North Korea, beset on all sides by superpowers China, Russia and the Japanese (who occupied Korea for 40 years, ending with WWII), accentuated by the Korean’s fervent nationalistic pride, have felt embattled for a century. With this as background, the legacy of Kim Il Sung (installed by Stalin post WWII) is both controversial and ever-present (his grandson now rules the country). One of the outcomes of this political regime is that American tourists haven’t been allowed in the country until recently (other than for brief periods). As a result, we were not able to interact directly with normal citizens, so our perceptions are limited to what was served up to us. And many knowledgeable and objective researchers have written more powerfully and eloquently about North Korean policies and geopolitical stance than I can, so I will limit my comments to just a couple of personal observations.
First, the ongoing evidence is clear—no matter how outdated in today’s modern world—that North Korea continues to view Americans as the arch enemy. They have on display the USS Pueblo (shown above), taken from international waters in 1968 and still, some 44 years later, proudly held up as an example of how North Korea’s military defeated America. Then at the Demilitarized Zone we heard how that if the US ever initiates an attack on North Korea (we never did launch the first strike) that we would ” …be annihilated.” Further, just because the US is far from North Korea “…doesn’t mean that you are safe…we can still reach you…” They use the US as a scapegoat to hide the deeply failed statist polices that have held the country back compared to other Soviet satellite states such as the Eastern bloc countries, China, and Vietnam, to name just a few. The irony, to put it very mildly, is that North Korea has no real strategic capability, yet it creates this antagonistic illusion that, at the end of the day, holds its own people back. Sadly, these historical forces contribute to an insular and anachronistic society today. Despite the public, and very real, posturing, to the extent that we were able to have interaction with normal Korean people, we found them to be warm, friendly and open.
Part 5: Building Bridges in North KoreaBy Kevin Callaghan —
In my final set of comments here I’ll touch on the thorny question of whether or not tourists should support certain regimes by way of travel, exchange of hard currency and the possibility of implicitly condoning certain policies by simply visiting that country. This is a difficult and controversial topic over which reasonable and thoughtful people can genuinely disagree.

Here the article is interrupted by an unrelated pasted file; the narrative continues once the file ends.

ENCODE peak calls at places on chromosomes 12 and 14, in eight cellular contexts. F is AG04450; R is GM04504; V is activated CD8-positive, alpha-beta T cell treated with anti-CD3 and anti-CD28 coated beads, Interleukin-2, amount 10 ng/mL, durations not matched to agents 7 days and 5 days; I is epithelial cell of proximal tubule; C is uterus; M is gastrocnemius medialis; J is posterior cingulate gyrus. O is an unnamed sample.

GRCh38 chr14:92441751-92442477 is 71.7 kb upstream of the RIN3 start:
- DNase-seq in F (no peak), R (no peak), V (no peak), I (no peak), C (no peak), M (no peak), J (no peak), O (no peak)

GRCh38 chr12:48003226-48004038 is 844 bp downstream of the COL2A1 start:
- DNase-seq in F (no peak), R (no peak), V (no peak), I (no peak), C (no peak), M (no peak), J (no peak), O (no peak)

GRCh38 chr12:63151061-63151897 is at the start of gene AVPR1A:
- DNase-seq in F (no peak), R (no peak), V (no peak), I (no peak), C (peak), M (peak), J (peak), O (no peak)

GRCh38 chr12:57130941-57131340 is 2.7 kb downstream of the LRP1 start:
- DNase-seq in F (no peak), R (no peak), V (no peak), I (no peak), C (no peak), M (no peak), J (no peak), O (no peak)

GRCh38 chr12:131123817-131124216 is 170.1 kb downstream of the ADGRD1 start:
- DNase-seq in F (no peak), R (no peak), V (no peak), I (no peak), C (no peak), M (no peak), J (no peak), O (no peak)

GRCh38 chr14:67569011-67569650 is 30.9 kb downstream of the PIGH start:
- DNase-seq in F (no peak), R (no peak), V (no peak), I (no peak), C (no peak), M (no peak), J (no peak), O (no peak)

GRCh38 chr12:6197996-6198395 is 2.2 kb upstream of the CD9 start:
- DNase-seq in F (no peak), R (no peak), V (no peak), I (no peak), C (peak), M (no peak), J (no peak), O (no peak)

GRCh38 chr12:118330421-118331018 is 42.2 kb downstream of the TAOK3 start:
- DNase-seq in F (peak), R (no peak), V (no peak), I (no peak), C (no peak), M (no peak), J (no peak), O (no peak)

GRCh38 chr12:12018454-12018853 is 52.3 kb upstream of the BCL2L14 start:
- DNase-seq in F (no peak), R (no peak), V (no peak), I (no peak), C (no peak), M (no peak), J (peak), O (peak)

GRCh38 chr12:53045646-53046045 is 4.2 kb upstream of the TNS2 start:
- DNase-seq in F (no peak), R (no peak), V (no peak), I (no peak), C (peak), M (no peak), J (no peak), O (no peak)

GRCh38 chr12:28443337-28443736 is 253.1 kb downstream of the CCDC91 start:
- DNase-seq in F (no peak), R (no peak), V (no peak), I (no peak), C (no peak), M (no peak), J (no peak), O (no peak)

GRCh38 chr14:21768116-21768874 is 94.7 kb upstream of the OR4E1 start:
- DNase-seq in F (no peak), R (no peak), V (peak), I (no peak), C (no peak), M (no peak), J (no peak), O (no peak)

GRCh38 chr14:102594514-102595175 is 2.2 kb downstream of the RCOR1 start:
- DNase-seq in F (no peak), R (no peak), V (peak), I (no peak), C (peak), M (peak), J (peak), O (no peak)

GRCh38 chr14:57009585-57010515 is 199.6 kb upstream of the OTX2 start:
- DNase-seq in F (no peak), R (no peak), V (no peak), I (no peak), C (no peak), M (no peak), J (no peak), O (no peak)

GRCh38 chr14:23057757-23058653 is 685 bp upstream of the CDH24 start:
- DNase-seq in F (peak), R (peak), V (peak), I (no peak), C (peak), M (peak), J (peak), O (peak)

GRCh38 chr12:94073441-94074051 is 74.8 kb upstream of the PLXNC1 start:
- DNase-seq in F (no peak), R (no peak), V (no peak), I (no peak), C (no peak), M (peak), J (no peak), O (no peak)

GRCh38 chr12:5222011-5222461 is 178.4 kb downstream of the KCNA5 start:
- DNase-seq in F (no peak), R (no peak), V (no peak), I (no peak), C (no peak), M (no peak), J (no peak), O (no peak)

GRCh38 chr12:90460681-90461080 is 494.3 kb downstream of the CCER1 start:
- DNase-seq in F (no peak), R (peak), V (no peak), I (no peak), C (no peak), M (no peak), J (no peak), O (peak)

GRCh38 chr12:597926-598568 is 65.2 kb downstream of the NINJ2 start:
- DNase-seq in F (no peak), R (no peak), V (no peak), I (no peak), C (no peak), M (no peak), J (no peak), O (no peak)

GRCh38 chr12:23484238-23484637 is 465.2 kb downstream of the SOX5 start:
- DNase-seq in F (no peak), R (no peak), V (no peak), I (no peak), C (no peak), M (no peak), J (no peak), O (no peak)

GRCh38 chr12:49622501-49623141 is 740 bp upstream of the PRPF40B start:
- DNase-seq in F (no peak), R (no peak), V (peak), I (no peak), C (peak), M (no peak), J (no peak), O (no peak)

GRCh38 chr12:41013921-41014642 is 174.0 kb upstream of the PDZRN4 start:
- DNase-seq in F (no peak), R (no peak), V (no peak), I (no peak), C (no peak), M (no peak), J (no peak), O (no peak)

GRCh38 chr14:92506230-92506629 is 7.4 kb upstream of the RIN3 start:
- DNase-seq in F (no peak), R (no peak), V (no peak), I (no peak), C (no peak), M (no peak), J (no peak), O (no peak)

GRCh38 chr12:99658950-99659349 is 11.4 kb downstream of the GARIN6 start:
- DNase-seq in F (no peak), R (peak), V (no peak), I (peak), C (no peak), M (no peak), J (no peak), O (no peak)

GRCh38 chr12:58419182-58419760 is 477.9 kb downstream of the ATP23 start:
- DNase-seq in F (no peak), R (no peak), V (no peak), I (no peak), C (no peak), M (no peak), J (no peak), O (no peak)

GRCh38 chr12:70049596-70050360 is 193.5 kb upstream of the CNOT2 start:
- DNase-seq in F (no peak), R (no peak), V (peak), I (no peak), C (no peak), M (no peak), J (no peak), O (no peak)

Mountain Travel Sobek has a long history of going into countries (or regions) either before they are open to general tourism (by getting special permits) or as soon as tourism is allowed (e.g., Bhutan, China, Libya, Myanmar). Without exception, we have found that personal interaction with local citizens never fails to facilitate the further opening of a country, better understanding of Americans, and further promotion of more open societies. In essence, we feel that we are doing our small bit (no matter how minor) as ambassadors of freedom.
And I think that we found that to be the case in North Korea—whether we were (1) engaging locals in enthusiastic, mutual waving to each other (they were so surprised to see Americans and to see how friendly we were, most couldn’t help but smile and wave back—especially the kids!), or (2) simply letting our North Korean local guides see that we were normal, generous, thoughtful and respectful guests in their country. There were 27 of us in our group and I think that everyone came away feeling that not only was the trip powerfully worthwhile, we were glad to have participated in our own small ambassador program.
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Photos ©Kevin Callaghan